Addams and Hull House aimed to change the conditions of poor immigrant communities and the mindsets of both the poor and the privileged. But she knew that nonprofits, charitable giving, and philanthropic grantmaking were but a drop in the bucket for the changes that were needed. To Addams, the settlement was all about social change. As she wrote, “The educational activities of a Settlement, as well as its philanthropic, civic, and social undertakings, are but differing manifestations of the attempt to socialize democracy, as is the very existence of the Settlement itself.”
Why the Failure? Possible Causes of Death
On January 19th this year, the leadership of Hull House announced that the organization was going to shut down in the spring due to a lack of money. A week later, it precipitously closed its doors and laid off its entire staff with no notice, no compensation, no payment for accumulated vacation time, and no health benefits. It was a remarkable turn of events for an iconic institution.
In this brief piece, we cannot possibly provide a comprehensive analysis of all the challenges and mistakes that might have been made over more than 100 years of Hull House operations, but the various elements of news coverage suggest hypotheses as to possible causes of death and lessons for us all.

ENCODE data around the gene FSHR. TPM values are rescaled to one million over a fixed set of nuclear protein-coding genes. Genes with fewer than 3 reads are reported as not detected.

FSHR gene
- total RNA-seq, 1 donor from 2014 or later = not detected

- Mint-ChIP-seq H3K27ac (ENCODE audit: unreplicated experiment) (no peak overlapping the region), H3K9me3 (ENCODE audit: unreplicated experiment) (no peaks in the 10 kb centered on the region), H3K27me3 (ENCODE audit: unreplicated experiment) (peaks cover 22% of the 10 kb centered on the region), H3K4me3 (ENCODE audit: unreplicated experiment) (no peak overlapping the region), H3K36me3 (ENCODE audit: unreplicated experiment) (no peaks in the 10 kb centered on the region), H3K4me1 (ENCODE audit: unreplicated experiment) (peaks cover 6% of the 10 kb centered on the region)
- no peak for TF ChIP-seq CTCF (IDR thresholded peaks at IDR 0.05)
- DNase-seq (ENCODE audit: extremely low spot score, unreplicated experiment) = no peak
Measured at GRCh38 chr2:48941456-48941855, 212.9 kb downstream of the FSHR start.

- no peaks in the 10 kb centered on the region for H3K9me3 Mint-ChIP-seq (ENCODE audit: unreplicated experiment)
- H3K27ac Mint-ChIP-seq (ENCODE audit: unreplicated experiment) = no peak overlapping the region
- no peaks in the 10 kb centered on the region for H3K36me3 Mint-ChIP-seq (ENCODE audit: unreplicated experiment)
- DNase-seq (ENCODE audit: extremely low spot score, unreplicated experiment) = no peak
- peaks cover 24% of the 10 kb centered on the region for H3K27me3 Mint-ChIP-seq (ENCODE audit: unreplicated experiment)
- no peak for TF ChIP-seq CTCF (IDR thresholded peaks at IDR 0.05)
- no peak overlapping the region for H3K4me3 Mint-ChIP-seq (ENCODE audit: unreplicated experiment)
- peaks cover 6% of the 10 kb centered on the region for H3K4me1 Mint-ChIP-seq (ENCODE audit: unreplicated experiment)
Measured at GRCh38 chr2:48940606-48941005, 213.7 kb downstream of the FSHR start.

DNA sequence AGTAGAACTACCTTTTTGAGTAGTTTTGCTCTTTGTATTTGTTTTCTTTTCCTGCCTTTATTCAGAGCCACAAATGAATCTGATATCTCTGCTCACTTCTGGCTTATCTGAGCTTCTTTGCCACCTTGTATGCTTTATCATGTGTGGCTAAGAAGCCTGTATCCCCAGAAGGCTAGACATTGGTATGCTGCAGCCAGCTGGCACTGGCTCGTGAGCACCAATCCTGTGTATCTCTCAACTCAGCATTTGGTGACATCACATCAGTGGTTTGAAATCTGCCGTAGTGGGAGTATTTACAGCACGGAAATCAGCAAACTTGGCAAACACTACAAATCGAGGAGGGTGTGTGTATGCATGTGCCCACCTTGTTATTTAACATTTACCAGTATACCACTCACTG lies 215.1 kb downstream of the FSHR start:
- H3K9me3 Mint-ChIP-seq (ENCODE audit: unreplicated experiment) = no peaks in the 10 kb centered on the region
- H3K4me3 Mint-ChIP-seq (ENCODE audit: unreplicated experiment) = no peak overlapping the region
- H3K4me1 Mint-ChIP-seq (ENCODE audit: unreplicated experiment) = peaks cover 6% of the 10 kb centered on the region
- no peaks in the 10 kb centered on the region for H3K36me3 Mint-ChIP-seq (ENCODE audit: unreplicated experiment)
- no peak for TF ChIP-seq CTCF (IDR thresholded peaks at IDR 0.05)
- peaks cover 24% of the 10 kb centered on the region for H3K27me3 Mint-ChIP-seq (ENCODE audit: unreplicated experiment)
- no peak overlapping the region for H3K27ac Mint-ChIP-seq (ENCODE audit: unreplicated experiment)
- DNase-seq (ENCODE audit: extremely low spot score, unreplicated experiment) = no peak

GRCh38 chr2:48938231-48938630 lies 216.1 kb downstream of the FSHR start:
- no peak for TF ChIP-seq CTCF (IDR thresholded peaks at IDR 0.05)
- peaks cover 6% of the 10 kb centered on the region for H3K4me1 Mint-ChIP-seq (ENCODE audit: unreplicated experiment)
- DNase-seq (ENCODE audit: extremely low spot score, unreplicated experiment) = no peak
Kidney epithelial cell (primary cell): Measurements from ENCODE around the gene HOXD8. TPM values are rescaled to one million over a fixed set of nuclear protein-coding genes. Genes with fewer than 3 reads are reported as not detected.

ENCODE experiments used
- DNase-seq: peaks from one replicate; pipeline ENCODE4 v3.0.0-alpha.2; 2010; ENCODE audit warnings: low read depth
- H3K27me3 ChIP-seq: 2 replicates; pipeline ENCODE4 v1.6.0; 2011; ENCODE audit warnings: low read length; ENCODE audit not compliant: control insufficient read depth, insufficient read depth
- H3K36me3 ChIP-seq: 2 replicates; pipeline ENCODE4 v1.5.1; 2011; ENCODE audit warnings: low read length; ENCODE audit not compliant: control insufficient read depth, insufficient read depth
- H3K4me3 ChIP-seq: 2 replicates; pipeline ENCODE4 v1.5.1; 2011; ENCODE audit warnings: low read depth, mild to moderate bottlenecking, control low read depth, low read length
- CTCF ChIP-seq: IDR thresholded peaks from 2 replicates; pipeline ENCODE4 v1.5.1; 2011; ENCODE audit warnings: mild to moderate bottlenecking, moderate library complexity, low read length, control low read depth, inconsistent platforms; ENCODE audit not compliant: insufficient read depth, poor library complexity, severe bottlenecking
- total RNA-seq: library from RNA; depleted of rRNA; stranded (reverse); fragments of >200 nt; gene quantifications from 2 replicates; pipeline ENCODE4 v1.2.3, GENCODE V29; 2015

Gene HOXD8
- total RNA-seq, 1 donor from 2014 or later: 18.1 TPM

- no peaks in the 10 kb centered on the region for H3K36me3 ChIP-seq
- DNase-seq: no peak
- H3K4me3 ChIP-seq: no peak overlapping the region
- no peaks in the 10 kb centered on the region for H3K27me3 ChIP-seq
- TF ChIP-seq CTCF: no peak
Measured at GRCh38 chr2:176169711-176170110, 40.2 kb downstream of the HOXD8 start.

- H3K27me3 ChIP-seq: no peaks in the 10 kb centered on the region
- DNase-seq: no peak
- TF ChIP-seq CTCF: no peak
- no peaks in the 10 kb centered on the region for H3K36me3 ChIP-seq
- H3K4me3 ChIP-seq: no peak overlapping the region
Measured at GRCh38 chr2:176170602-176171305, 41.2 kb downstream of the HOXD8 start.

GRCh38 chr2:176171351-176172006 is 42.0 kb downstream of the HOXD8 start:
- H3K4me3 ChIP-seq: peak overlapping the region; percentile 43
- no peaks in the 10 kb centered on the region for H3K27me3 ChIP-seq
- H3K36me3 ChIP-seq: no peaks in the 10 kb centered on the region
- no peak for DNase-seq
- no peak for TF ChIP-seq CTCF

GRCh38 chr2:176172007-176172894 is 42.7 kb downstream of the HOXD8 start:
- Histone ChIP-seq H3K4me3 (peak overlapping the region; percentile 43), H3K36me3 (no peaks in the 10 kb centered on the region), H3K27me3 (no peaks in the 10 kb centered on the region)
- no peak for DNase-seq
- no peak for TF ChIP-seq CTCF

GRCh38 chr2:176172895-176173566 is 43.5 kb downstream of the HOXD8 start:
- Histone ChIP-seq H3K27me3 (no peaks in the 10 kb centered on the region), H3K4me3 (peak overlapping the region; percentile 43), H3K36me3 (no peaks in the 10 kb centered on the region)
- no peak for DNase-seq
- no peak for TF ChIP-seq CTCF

A Bad Case of Founder’s Syndrome?
Founder’s syndrome is a cute piece of nonprofit parlance that sounds trivial in the context of Jane Addams. In most instances of founder’s syndrome, one finds the story of a longtime executive director who has to be dragged from his or her office kicking and screaming. Addams was actually relatively ill for some of the later years of her life before she died of cancer in 1935, so she had been letting go of Hull House for some time. The issue wasn’t about her not letting go, but it might have been more about who among her potential successors could claim the mantle of “owning” and living the ideas of Saint Jane. According to most histories, after her death, the battles over the operations of Hull House between the head resident who followed Addams, Adena Miller Rich, and the president of the board of trustees, Louise deKoven Bowen, occurred daily—on everything, big and small. Before, Addams was both head resident and in control of the board. The split played out terribly until Rich resigned. Subsequent head residents (the title was later changed to “director”) displayed their distance from the ideas and direction that Addams had displayed so forcefully for so many years. In the case of Hull House, this might have been one